Community Post

Police Have A New Beat

This week the Seattle Police Department is launching their new Neighborhood Policing Initiative. The goal is to rework police beats and shifts to better match the city’s crime patterns, reduce response time, and more closely connect officers to the specific parts of the community that they serve.

There’s some good news for the Central District in the new plan, where the East Precinct (Ship Canal to I-90, I-5 to Lake Washington) will offload part of First Hill & Eastlake and thus have more officers to cover the remaining area. And the number of beats that cops are assigned to will drop from 14 to 9, with most of the CD covered by three beats in the George sector.

The department is also trying to devote more time to proactive projects that will allow them to address problems before they become bigger issues. In the East precinct this includes:
– Proactive patrol to maintain order and prevent assaults in 20th and Madison, Yesler/Jackson and Colman Neighborhood, and Pike/Pine/Broadway nightclub area;
– Undercover/stakeout operations to address drive-by shooting incidents in the Central Area;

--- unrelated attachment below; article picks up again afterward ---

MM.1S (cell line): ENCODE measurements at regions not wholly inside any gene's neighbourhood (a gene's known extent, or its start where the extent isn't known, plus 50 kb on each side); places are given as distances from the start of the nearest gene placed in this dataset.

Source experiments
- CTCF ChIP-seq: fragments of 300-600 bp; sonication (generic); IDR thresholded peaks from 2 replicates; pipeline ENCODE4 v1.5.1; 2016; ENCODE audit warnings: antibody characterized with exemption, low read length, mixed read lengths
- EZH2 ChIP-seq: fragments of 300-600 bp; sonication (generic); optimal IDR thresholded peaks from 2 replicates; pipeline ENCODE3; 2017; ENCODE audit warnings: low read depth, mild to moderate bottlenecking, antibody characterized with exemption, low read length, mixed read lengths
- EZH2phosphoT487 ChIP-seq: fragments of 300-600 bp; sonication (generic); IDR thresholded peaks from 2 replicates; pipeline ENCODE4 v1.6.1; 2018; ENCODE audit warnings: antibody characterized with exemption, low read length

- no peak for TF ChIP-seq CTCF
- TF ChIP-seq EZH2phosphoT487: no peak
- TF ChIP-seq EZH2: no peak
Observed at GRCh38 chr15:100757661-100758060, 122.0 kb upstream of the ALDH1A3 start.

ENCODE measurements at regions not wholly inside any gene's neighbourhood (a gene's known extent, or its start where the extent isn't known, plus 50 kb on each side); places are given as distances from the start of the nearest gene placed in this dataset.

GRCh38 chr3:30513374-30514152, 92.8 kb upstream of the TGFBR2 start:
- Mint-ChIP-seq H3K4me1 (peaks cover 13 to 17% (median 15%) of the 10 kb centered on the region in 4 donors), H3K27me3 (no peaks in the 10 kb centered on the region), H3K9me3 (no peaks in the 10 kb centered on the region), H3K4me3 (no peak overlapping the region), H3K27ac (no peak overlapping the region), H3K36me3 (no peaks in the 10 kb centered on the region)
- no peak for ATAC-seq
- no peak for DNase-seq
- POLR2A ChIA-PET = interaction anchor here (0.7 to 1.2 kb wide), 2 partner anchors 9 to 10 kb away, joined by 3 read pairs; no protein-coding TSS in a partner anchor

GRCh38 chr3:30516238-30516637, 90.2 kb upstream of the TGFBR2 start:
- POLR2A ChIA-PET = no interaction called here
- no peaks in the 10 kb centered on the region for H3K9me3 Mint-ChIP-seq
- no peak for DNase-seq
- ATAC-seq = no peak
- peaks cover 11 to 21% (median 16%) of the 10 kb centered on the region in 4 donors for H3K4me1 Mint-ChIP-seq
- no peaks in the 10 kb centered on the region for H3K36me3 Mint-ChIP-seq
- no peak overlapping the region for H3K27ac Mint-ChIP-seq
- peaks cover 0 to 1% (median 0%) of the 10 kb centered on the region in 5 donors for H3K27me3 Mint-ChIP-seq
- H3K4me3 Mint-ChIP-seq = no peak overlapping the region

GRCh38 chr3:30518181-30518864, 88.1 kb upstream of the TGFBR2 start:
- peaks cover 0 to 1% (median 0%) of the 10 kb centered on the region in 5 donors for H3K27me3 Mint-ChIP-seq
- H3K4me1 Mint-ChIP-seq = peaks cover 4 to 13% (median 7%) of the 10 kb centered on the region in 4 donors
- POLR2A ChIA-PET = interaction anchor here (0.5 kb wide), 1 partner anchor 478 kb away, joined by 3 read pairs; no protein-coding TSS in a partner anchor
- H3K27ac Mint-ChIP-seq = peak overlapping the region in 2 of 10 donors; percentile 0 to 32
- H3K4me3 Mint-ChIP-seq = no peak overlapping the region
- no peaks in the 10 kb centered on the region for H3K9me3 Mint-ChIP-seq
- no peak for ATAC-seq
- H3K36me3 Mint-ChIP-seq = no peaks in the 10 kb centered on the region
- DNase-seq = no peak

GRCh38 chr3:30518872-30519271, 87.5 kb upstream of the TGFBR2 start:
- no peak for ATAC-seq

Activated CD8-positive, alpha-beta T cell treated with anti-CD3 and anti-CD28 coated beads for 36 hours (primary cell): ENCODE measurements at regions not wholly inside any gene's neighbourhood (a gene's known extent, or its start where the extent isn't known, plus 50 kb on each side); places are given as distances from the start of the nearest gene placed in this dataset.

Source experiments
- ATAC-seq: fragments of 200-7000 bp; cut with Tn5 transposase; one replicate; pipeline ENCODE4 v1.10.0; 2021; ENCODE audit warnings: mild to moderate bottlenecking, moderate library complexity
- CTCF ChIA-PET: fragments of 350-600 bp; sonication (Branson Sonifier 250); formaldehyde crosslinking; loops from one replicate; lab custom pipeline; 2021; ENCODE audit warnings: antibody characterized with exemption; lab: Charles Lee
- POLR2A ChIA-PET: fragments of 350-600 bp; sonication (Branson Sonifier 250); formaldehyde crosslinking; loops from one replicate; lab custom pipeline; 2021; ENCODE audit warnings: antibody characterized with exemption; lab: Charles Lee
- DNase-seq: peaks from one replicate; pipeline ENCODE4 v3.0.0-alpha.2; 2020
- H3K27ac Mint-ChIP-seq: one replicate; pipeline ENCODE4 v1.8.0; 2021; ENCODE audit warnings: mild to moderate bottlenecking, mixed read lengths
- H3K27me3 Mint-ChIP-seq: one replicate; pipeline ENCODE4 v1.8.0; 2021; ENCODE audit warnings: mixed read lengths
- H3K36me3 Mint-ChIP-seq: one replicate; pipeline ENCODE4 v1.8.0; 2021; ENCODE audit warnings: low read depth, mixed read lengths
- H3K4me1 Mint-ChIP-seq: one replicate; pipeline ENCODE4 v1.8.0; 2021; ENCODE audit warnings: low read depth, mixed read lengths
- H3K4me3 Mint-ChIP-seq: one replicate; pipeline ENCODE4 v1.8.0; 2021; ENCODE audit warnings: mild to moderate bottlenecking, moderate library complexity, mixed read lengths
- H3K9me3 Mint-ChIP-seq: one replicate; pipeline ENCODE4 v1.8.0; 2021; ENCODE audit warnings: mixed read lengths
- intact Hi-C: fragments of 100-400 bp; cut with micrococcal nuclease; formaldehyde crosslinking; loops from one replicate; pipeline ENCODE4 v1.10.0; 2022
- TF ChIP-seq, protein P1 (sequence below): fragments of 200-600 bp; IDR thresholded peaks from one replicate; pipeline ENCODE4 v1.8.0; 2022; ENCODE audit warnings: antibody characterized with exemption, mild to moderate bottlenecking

– Park Patrols to address public inebriation and reduce narcotics activities in area parks.

(note to SPD – you might want to consider focusing on 23rd & Union now that the area around 20th & Madison is so relatively peaceful)

As for what this will mean in the long term, you should start to see more familiar faces in our neighborhood’s patrols. And hopefully you’ll see them in a greater quantity as the city fills the 154 new positions in the department. But one key point we should all keep in mind is that the new system is much more data driven. That means that calls made to 911 go into a big database that allows the police department to study crime trends and drive resource allocation to match. But that system only works if we report the crimes that happen.

Remember: If a crime occurs in the CD but no one calls 911, then the crime never really happened.

0 thoughts on “Police Have A New Beat

  1. Good to know; thanks for posting. Though it’s unclear from the report if East is gaining/losing/keeping resources, or if they’re just being shuffled around.

  2. Expect these response districts to change over the next year. From what I hear, officers working areas of “the Ocean” are getting hammered.